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Back in 1965, Kaiser-Jeep was trying hard to get into the mainstream buyers. Its new weapon was the huge Jeep Wagoneer, which would become a status symbol for many buyers.
Kaiser-Jeep’s construction of 108,600 Jeeps meant a nice profit at the end of the year, though that number wouldn’t even match, say, Plymouth Valiant sales.
New Fleetvan postal trucks and the M606 military vehicle (for foreign countries) helped set a new record for government sales. The company had purchased Studebaker’s Cheppewa Avenue military-vehicle plant and military contracts in 1964.
Launched in 1963, the Jeep Wagoneer stood on its own in 1965, without the old Utility Wagon / Station Wagon / Panel Delivery trio alongside it. The year brought a wider grille, new chrome tail-light trim, a new choice of high or low gearing in 4x4s with the GM automatic, easier control of the 4x4 shifter, and a V8 engine. Finally, Jeep added a standard “safety package” with front and rear seat belts, padded sun visors and dashboard, safety-glass windshield, dual brake system, self-adjusting brakes, hazard flashers, backup lights, and dual-speed electric wipers.
The Wagoneer started out at $2,658 (two door, rear wheel drive) and went up to $3,644 (four door Custom Wagoneer 4x4). Weight ranged from 3,480 lb to 3,658 lb, which was light given their size and off-road capability. Panel Deliveries, which had metal sides replacing the rear windows, where even cheaper and lighter ($2,511 and $3,082, weighing 3,253-3,396 lb).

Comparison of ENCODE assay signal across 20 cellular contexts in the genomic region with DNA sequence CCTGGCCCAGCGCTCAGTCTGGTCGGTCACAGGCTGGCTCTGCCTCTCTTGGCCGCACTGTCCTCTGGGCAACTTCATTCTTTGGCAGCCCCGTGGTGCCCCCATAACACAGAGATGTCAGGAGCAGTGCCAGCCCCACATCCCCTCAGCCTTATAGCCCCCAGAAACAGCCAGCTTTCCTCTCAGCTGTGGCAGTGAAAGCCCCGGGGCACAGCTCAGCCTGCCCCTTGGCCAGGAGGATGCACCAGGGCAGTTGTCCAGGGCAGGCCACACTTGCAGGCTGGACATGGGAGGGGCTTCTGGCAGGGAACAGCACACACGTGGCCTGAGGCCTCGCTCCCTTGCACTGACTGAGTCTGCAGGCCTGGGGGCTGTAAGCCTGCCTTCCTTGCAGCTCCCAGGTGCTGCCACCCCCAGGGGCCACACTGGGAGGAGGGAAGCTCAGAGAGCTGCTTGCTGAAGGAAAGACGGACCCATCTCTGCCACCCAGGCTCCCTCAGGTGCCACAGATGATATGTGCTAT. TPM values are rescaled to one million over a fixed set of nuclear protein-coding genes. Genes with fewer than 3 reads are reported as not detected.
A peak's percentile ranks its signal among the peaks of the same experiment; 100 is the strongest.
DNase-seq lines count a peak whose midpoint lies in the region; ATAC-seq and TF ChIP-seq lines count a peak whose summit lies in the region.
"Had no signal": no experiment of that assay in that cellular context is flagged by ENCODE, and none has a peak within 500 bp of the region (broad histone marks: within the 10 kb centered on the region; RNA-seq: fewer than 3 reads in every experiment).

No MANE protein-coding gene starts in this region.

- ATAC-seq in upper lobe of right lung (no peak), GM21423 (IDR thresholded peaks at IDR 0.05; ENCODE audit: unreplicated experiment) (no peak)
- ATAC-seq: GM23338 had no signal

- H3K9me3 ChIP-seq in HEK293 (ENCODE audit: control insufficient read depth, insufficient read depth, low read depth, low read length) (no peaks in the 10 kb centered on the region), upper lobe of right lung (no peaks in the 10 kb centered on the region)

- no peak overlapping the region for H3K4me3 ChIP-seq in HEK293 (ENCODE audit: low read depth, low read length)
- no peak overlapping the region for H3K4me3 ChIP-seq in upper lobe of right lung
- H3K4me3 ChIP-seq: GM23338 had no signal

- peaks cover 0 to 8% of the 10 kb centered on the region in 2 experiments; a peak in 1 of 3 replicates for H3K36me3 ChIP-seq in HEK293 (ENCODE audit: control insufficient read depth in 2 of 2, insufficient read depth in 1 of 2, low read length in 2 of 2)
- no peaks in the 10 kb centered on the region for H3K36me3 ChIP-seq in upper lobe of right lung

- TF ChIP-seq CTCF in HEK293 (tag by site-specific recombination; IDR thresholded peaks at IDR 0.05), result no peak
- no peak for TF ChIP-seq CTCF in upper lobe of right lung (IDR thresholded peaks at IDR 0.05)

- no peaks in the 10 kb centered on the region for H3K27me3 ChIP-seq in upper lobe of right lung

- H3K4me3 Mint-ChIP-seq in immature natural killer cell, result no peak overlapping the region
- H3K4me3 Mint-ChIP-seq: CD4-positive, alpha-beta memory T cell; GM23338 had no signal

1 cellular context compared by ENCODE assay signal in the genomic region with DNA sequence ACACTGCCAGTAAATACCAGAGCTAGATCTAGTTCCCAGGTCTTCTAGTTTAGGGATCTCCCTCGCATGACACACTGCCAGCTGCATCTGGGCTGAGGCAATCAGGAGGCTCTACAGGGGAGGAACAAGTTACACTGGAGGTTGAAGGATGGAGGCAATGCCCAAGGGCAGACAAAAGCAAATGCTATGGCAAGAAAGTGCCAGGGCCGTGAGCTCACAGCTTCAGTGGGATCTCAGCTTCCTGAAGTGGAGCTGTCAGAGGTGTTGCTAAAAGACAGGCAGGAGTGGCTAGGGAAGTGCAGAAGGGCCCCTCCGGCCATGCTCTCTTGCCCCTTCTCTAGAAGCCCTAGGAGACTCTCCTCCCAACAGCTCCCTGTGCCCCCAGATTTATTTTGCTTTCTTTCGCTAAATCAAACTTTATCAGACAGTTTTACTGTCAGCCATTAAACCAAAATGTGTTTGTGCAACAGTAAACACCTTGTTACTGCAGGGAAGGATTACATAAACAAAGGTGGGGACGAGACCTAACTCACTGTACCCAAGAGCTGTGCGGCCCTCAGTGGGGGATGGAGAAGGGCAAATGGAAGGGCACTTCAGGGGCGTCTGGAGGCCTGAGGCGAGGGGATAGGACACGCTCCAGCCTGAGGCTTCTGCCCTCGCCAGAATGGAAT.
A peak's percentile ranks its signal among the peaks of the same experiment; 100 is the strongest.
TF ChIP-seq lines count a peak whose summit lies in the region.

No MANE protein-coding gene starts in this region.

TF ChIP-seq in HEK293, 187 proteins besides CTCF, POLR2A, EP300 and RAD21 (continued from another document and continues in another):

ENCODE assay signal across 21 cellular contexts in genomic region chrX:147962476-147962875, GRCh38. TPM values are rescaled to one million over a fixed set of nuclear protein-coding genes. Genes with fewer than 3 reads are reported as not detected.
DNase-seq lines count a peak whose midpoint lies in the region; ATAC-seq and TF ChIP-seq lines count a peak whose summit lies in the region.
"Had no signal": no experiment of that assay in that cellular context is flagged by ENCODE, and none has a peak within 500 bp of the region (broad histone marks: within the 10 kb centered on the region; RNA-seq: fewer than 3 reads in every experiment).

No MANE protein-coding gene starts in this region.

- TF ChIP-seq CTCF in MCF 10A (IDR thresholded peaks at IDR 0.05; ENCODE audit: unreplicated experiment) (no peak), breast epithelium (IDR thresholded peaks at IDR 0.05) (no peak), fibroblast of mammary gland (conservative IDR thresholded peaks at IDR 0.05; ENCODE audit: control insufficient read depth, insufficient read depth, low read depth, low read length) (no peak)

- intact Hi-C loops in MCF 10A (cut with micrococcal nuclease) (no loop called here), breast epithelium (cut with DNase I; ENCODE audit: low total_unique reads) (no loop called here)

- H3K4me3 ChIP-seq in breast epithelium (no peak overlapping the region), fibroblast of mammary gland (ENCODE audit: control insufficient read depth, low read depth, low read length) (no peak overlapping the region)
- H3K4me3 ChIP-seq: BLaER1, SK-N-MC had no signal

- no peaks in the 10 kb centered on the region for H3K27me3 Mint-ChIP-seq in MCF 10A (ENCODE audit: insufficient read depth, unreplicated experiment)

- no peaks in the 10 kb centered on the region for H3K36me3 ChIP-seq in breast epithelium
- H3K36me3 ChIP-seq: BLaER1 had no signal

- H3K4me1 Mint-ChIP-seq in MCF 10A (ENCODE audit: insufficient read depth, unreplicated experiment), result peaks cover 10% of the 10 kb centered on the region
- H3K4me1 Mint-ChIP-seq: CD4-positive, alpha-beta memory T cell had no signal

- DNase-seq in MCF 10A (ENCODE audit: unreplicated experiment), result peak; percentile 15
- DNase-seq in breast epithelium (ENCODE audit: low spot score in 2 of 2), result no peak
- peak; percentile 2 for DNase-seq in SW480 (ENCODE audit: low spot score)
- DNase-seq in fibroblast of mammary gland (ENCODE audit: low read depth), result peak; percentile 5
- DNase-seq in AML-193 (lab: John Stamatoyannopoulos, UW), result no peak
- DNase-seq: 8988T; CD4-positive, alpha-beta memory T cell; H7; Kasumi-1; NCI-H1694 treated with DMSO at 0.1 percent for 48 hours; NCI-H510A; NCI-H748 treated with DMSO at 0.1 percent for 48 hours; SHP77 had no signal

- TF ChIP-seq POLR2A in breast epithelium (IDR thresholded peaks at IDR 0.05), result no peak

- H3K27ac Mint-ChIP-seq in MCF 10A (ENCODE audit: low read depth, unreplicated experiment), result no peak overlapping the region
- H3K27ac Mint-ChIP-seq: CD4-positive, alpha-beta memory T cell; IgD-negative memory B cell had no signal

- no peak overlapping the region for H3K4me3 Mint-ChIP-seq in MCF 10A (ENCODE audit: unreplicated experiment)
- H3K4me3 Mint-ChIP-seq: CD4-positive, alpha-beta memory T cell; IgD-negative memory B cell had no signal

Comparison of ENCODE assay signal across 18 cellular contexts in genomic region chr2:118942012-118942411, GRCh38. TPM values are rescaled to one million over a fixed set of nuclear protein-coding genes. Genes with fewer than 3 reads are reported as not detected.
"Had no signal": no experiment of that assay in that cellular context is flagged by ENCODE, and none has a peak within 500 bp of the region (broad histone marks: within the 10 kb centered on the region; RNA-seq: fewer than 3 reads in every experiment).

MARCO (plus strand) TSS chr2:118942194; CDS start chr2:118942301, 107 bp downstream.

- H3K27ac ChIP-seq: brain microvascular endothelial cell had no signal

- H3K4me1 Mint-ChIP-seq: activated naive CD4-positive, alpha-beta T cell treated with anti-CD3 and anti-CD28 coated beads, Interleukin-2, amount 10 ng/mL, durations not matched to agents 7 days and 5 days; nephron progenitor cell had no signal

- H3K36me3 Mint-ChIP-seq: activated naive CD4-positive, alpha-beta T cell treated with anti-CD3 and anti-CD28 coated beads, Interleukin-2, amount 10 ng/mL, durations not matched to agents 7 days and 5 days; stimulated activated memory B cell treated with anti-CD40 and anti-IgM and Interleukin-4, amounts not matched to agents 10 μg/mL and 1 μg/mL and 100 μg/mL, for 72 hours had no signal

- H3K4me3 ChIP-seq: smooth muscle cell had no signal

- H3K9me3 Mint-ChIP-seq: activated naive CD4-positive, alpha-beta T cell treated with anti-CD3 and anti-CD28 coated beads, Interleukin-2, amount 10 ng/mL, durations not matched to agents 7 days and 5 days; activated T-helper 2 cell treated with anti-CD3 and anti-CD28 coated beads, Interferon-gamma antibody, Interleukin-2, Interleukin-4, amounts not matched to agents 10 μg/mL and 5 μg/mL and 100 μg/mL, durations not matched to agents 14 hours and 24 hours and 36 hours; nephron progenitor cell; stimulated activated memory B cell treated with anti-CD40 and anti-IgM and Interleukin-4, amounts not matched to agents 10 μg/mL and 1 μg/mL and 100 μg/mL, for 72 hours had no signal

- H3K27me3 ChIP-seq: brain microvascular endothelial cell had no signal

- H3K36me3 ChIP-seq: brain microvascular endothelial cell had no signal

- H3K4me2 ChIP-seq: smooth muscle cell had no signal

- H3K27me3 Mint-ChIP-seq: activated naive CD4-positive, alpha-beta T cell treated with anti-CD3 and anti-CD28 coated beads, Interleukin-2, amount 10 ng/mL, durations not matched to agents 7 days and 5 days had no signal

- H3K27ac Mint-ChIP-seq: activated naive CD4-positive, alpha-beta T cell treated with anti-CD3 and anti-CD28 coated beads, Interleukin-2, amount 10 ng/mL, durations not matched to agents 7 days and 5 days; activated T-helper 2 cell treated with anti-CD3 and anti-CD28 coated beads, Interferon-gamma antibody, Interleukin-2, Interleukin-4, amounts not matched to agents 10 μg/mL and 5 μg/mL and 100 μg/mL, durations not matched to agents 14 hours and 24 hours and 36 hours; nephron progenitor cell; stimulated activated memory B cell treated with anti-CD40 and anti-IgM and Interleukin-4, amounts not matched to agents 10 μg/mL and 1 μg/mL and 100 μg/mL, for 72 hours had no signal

The 1965 Jeep Wagoneer was advertised as “the only four wheel drive station wagon with the stylish appearance and luxury manners of a modern family car!” Supporting that claim were variable-rate rear springs, servo-type drum brakes, and an optional GM automatic transmission, not to mention the usual power steering and power brakes. The four wheel drive control used a cabin-mounted shifter, without requiring a stop.
Jeep advertised the Wagoneer as having the biggest cargo area and largest tailgate opening of any wagon in its wheelbase class (Wagoneers were marketed as station wagons well into the 1970s; there were no self-proclaimed “SUVs.”)
The Jeep Wagoneer’s standard engine was a 3.8-liter (232 cid) “Tornado” or “Hi-Torque” straight-six, with a 35-amp alternator. The only overhead cam engine made in America when launched in 1963, it had domed pistons, large valves, and closed crankcase ventilation. In the 1965 Wagoneer and Gladiator, the engine hit 145 hp and 215 lb-ft of torque, similar to the 3.7 liter (225) slant sixes.
The new 327 cubic inch “Vigilante” V8 engine had with 250 horsepower and 340 lb-ft of torque, a huge jump over the 140 horsepower six. It had hydraulic lifters to avoid valve adjustments, and ran on regular gas; the engine was fitted with a two-barrel carburetor and automatic choke.
Unusual features included not just the unique automatic-transmission 4x4, or the high/low transfer case with automatic (new for 1965), but also a power takeoff unit and optional snow plow and push-plate. Oil changes were advertised as being needed only at 6,000 mile intervals, with major lubrications spaced at 30,000 miles.